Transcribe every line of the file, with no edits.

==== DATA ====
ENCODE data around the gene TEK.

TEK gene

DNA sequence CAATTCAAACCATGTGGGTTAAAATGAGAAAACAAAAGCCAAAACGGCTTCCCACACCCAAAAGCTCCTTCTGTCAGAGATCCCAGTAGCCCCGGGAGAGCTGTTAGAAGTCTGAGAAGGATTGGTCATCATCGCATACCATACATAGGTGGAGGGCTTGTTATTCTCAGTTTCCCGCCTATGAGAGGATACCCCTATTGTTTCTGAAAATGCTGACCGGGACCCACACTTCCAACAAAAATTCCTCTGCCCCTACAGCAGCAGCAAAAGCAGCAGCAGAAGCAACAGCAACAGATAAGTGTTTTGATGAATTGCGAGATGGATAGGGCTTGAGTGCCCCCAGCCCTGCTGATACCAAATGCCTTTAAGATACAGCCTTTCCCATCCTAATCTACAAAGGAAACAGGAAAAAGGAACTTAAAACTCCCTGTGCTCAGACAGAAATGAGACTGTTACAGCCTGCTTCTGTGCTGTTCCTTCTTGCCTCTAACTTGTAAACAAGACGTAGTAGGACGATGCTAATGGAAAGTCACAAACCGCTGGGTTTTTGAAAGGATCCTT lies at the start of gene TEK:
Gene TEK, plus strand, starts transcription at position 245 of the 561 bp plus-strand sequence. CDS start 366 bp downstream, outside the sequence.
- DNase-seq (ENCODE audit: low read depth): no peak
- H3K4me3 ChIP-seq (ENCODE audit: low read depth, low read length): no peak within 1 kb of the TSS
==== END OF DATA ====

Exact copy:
ENCODE data around the gene TEK.

TEK gene

DNA sequence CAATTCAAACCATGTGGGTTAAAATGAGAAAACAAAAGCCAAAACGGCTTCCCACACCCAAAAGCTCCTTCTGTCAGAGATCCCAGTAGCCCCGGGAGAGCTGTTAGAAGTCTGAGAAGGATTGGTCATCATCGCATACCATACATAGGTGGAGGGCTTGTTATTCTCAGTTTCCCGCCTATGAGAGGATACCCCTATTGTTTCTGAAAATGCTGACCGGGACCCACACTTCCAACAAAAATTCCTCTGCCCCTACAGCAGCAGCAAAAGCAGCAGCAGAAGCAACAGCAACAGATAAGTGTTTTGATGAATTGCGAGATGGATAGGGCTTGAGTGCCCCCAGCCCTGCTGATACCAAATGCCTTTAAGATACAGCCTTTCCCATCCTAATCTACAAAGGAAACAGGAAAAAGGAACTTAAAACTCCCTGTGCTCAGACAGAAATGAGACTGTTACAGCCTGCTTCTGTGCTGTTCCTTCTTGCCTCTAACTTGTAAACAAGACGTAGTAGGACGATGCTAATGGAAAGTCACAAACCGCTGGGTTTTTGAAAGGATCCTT lies at the start of gene TEK:
Gene TEK, plus strand, starts transcription at position 245 of the 561 bp plus-strand sequence. CDS start 366 bp downstream, outside the sequence.
- DNase-seq (ENCODE audit: low read depth): no peak
- H3K4me3 ChIP-seq (ENCODE audit: low read depth, low read length): no peak within 1 kb of the TSS